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J Hepatol. 2016 Oct;65(4):741-747. doi: 10.1016/j.jhep.2016.06.019. Epub 2016 Jul 5.

Outcomes after successful direct-acting antiviral therapy for patients with chronic hepatitis C and decompensated cirrhosis.

Author information

1
Liver Unit, Blizard Insitute, Queen Mary University of London, United Kingdom.
2
Faculty of Medicine & Health Sciences, University of Nottingham, United Kingdom.
3
University Hospitals Bristol NHS Trust, United Kingdom.
4
Institute of Liver Studies, King's College London, United Kingdom.
5
MRC-University of Glasgow Centre for Virus Research, United Kingdom.
6
Centre for Liver Research and NIHR Biomedical Research Unit, Queen Elizabeth Hospital, Birmingham, United Kingdom.
7
Department of Hepatology, St Mary's Hospital, Imperial College London, United Kingdom.
8
Department of Hepatology, Cambridge University Hospitals NHS Foundation Trust, United Kingdom.
9
UCL Institute for Liver and Digestive Health, University College London, United Kingdom.
10
Queen Mary University of London, United Kingdom. Electronic address: g.r.foster@qmul.ac.uk.
11
NIHR Nottingham Digestive Diseases Biomedical Research Unit, United Kingdom.

Abstract

BACKGROUND & AIMS:

Direct-acting antivirals have become widely used for patients with chronic hepatitis C virus infection with decompensated cirrhosis. Virological responses are excellent and early improvements in liver function, at least in a proportion of patients, have been observed but the longer term impact of viral clearance on end-stage liver disease complications is unclear.

METHODS:

Prospective study of patients with decompensated cirrhosis who received 12weeks of all-oral direct-acting antivirals through the English Expanded Access Programme. Endpoints were deaths, liver transplantation, hepatocellular carcinoma, serious decompensation events, sepsis or hospitalisations, and MELD scores between start of therapy to 15months post-treatment start. An untreated cohort of patients was retrospectively studied over 6months for comparison.

RESULTS:

Amongst 317/406 patients who achieved sustained virological response at 24weeks post-treatment, there were 9 deaths (3%), 17 new liver cancers (5%), 39 transplantations (12%) and 52 with serious decompensations (16%), over 15months. When compared to the first six months from treatment start and to untreated patients, there was a reduction in incidence of decompensations [30/406 (7%) in months 6-15 and 72/406 (18%) in months 0-6 for treated patients vs. 73/261 (28%) in untreated patients]. There was no significant difference in liver cancer incidence (10/406 (2.5%) in months 6-15 and 17/406 (4%) in months 0-6 for treated patients vs. 11/261 (4%) in untreated patients).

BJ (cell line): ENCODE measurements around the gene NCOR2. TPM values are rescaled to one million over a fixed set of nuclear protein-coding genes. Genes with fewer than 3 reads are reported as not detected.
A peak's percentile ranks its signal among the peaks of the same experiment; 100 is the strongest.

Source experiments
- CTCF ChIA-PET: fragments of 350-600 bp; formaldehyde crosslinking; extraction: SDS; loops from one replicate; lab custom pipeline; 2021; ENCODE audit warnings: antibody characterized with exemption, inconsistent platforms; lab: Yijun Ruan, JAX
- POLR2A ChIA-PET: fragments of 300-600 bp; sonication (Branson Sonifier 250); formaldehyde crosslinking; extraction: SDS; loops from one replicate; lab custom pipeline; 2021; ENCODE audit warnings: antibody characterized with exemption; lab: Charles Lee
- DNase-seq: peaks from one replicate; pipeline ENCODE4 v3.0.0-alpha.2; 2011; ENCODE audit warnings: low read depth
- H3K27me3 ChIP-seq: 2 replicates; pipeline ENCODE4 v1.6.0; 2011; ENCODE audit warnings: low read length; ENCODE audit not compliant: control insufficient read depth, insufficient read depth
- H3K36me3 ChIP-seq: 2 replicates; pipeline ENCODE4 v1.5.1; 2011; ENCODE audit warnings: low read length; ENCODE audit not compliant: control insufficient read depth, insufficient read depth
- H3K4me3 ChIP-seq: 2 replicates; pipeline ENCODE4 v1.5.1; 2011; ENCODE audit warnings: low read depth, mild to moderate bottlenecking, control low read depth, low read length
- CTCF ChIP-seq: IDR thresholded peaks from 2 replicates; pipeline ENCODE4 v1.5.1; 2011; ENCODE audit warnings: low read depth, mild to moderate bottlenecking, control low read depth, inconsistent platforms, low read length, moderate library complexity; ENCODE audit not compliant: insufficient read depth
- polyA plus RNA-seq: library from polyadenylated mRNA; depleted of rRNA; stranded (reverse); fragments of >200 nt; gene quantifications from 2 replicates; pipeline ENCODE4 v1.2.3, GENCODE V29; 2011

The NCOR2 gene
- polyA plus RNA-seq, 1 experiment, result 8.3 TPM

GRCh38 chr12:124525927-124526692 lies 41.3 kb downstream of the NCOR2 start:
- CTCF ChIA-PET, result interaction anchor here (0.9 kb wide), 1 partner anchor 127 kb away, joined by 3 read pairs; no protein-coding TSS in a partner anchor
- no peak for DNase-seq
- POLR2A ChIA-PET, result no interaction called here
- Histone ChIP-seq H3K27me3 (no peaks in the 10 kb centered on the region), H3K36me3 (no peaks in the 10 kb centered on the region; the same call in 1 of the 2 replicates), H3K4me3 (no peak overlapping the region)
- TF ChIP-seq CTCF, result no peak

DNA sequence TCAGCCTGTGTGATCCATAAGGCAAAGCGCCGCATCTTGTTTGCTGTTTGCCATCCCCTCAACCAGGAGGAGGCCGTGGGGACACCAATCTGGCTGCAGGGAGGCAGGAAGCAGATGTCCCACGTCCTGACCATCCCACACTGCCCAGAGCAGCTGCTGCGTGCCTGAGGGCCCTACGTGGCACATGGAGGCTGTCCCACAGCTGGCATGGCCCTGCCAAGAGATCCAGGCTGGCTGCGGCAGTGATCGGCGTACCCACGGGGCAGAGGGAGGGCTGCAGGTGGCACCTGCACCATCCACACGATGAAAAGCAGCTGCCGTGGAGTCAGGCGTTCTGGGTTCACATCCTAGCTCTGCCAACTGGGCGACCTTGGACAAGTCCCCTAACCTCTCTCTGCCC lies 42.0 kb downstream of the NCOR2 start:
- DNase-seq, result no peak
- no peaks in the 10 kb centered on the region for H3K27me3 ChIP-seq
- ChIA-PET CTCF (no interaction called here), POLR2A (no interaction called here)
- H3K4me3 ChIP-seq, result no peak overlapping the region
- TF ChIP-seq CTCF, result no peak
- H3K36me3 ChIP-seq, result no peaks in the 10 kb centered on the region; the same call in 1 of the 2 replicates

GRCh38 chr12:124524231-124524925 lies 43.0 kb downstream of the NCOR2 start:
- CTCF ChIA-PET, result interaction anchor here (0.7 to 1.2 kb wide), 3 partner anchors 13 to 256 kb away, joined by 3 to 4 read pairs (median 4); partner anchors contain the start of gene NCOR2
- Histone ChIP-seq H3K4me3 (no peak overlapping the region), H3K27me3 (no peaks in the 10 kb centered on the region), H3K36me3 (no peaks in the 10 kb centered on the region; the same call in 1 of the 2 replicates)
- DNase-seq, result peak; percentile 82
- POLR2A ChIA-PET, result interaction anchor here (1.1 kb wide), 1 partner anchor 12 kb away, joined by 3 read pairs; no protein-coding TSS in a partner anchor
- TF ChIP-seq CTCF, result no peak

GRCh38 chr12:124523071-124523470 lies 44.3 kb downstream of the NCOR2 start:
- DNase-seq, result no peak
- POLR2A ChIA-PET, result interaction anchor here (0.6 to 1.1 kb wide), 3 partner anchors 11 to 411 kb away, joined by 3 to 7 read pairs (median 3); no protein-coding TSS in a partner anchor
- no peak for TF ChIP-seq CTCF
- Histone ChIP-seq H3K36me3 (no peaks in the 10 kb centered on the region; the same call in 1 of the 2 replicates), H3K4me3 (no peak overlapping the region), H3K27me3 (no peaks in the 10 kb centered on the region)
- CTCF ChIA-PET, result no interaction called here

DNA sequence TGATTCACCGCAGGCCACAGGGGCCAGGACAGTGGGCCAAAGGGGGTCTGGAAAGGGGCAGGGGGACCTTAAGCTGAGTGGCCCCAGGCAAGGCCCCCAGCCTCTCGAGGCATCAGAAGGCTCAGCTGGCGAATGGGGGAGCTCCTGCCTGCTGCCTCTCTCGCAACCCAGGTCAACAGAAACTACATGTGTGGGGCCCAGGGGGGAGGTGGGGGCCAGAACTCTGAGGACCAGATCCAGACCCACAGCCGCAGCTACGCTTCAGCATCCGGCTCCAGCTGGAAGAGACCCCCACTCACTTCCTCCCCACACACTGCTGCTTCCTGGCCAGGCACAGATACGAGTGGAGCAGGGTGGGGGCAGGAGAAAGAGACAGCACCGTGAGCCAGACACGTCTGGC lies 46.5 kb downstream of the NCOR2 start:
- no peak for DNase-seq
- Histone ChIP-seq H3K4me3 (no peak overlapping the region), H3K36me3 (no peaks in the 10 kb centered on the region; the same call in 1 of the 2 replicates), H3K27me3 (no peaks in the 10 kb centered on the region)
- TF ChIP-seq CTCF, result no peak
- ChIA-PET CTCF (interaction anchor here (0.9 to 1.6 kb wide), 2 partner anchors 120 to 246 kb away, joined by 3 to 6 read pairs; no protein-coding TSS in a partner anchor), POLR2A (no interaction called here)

CONCLUSIONS:

This study suggests that antiviral therapy in patients with decompensated cirrhosis led to prolonged improvement in liver function, with no evidence of paradoxical adverse impact nor increase in liver malignancy.

LAY SUMMARY:

This is a report of a large group of patients in England who have hepatitis C virus (HCV) infection with advanced liver disease. They have been treated with new anti-HCV drugs, which cured the infection in the majority. This study looks at their outcomes a year following treatment, in terms of deaths, cancers and other complications of advanced liver disease. We conclude that in most patients anti-HCV treatment is beneficial even in advanced liver disease.

KEYWORDS:

Daclatasvir; Decompensated cirrhosis; Hepatitis C virus; Ledipasvir; MELD score; Sofosbuvir

PMID:
27388925
DOI:
10.1016/j.jhep.2016.06.019
[Indexed for MEDLINE]

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